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Chic cabin, efficient crew and good food on board.
Subpar food offerings in the lounge and frosty service at times.
With yet another trip to New York to visit TPG’s headquarters on the books at the end of last year, I was eager to try crossing the Atlantic from European cities near London, even though it meant adding a connection (and a whole bunch of time) onto the journey. With Paris being one of the closest transatlantic gateways, Air France’s business-class product was near the top of my list, especially since its 777-300ERs now feature an updated 1-2-1 reverse-herringbone product in business.
As you can imagine, Air France business-class tickets don’t come cheap. With one-way flights regularly costing over $5,000, we turned to points and miles. We ended up booking my one way flight from London Heathrow (LHR) to New York JFK via Paris CDG with 80,500 FlyingBlue miles, transferred at a 1:1 ratio from American Express Membership Rewards, plus an additional $500 in taxes and fees, which we paid for with The Platinum Card® from American Express to take advantage of the card’s 5x bonus category on airfare booked directly through the airline.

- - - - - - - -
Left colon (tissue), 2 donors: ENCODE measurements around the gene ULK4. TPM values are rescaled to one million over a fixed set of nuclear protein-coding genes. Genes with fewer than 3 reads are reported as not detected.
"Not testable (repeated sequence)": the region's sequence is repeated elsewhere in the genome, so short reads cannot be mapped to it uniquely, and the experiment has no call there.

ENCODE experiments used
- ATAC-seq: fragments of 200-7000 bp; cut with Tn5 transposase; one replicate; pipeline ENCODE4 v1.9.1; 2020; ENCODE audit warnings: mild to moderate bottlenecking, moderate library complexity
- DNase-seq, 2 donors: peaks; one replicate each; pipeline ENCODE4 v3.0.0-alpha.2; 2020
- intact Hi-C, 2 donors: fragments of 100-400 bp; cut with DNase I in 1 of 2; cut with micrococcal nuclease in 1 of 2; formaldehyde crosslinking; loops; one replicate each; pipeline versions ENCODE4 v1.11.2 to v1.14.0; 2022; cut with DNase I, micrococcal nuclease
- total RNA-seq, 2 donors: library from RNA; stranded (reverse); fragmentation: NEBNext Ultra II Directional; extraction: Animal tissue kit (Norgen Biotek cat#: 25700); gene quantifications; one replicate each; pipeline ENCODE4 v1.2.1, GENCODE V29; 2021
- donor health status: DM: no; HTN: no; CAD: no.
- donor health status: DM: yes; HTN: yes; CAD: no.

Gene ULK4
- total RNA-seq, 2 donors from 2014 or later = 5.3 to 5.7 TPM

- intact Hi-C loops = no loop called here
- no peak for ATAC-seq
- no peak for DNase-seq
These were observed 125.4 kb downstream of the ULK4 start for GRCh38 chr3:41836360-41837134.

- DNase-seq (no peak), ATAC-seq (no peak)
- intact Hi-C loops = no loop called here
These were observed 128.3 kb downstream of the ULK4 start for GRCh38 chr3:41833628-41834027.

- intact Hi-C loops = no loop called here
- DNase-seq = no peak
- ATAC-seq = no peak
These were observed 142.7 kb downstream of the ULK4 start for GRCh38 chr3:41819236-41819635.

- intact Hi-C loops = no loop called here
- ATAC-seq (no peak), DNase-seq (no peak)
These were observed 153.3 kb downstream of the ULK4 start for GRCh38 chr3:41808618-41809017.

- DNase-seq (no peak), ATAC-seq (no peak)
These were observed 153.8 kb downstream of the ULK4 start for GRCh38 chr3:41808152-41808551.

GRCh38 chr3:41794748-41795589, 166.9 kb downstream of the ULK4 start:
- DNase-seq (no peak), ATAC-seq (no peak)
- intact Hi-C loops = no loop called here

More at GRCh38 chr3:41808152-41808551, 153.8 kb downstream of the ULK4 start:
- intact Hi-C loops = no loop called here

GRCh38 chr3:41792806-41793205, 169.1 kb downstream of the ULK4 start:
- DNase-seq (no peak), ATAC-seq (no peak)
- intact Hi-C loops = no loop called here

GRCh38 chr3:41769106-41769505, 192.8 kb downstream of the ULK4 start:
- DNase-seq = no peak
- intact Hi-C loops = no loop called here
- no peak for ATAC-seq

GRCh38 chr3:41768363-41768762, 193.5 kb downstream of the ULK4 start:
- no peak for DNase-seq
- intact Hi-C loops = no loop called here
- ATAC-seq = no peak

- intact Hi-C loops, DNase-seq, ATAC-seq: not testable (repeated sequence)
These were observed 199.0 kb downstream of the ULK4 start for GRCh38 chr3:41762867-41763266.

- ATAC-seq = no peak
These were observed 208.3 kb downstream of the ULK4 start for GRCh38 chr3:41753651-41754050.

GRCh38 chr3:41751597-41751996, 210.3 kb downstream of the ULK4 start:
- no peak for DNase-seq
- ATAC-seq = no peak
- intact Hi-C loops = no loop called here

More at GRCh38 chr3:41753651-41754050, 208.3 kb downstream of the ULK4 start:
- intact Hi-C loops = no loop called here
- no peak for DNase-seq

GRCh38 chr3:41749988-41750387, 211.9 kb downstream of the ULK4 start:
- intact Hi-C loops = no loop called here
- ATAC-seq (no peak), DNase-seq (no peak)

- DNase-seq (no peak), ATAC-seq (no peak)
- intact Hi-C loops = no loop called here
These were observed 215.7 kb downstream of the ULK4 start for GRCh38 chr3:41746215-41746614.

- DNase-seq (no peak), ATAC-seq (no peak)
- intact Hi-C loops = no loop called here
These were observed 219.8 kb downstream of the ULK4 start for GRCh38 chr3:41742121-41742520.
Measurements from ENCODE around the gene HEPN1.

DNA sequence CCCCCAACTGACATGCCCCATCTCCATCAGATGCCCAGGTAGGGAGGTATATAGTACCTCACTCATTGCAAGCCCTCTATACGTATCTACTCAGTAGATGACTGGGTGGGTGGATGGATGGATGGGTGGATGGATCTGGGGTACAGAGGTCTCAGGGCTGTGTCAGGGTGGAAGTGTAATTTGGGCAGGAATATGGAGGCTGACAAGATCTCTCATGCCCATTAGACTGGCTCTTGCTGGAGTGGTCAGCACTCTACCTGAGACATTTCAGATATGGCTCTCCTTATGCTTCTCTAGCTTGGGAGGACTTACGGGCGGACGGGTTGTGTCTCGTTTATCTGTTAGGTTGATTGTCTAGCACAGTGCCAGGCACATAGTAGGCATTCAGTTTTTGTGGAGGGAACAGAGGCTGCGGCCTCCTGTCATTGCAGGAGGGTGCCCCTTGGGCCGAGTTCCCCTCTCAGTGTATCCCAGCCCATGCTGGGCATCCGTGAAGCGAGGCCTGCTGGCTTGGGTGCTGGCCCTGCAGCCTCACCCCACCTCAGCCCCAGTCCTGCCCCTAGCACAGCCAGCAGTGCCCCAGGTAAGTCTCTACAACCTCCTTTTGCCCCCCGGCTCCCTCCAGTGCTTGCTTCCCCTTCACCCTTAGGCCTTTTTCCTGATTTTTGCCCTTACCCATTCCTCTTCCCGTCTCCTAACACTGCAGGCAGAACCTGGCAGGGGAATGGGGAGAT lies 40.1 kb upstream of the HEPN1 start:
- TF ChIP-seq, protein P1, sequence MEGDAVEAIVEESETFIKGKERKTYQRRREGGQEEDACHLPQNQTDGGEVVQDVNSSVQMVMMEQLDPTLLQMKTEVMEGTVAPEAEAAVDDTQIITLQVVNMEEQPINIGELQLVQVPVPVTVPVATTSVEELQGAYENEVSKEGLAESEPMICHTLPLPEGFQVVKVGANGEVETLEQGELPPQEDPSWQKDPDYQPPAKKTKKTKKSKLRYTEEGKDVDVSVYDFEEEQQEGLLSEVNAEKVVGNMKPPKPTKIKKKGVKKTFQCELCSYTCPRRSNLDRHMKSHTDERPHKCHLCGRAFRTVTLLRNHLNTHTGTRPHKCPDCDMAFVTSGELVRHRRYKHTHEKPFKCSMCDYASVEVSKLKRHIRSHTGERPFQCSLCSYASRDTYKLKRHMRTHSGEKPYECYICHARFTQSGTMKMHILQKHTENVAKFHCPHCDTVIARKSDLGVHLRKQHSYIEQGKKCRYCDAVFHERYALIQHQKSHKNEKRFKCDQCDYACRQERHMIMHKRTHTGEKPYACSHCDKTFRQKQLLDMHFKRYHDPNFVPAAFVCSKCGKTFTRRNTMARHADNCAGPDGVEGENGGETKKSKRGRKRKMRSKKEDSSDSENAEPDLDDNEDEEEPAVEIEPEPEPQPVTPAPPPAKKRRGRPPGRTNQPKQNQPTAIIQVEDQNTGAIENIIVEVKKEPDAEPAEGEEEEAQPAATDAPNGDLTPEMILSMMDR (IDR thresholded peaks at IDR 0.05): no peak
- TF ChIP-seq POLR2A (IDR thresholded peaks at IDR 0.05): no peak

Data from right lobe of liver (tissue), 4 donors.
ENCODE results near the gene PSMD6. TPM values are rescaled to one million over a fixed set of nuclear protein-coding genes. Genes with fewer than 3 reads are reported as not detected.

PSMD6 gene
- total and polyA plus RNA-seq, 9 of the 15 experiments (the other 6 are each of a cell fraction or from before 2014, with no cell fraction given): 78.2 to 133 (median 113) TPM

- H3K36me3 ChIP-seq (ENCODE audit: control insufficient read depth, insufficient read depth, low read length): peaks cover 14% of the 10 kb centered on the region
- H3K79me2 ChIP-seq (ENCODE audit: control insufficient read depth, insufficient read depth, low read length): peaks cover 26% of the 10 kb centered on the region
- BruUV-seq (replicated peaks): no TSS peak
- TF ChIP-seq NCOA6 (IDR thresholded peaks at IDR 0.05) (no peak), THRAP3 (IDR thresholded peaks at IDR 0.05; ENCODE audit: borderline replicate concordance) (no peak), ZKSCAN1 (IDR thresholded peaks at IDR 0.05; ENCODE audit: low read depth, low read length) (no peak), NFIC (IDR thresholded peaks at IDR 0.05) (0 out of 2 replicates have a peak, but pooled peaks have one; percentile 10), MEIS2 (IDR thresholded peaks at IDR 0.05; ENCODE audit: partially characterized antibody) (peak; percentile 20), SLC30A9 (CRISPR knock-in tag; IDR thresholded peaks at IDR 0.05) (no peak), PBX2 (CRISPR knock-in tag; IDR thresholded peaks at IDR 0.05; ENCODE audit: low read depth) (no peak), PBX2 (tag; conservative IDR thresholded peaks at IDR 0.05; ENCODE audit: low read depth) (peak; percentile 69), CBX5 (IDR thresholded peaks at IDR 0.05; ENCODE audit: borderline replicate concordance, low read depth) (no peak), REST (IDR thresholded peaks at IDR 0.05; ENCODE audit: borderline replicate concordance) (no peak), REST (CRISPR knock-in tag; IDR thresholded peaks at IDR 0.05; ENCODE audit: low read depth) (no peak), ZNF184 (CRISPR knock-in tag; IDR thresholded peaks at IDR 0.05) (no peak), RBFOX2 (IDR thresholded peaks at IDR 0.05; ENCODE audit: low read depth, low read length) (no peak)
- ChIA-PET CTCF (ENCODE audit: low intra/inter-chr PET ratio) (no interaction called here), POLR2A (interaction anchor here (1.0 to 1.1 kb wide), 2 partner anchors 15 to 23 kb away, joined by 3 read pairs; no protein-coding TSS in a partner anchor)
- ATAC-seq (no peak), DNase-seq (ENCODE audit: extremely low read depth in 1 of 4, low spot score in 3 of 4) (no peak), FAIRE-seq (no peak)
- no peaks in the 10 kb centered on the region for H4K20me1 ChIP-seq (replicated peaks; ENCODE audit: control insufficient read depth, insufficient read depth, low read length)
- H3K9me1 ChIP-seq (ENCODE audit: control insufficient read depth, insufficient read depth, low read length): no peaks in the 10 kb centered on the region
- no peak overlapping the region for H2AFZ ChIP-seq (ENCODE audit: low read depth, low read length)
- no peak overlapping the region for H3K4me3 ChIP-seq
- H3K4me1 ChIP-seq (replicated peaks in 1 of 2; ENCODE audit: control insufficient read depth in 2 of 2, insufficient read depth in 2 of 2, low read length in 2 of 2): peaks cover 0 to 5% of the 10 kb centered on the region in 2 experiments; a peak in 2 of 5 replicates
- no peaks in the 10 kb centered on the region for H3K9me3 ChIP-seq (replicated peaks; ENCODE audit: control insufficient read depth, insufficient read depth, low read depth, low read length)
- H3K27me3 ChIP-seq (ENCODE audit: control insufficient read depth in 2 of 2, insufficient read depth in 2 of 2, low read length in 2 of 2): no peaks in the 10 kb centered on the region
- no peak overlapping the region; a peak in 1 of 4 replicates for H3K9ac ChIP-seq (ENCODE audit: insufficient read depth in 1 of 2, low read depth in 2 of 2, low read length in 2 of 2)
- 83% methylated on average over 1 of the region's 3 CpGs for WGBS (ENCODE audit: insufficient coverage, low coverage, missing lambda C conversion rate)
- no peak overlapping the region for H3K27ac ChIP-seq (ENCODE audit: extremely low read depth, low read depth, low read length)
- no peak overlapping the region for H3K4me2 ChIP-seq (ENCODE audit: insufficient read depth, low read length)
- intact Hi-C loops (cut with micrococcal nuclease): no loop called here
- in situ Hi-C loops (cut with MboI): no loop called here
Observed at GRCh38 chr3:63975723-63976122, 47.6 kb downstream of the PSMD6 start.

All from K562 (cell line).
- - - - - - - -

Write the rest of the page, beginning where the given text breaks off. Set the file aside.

In total, we “paid” a little over $2,000 (~$1,500 in Amex points, according to TPG’s most recent valuations plus the additional $500), which represents a very solid savings over the cash price of a ticket. FlyingBlue miles are quite easy to come by, too, as the program is a 1:1 transfer partner of Chase Ultimate Rewards and Citi ThankYou in addition to Amex.
My travel day began at London’s Heathrow airport, where the check-in experience was extremely quick and efficient, with barely any lines.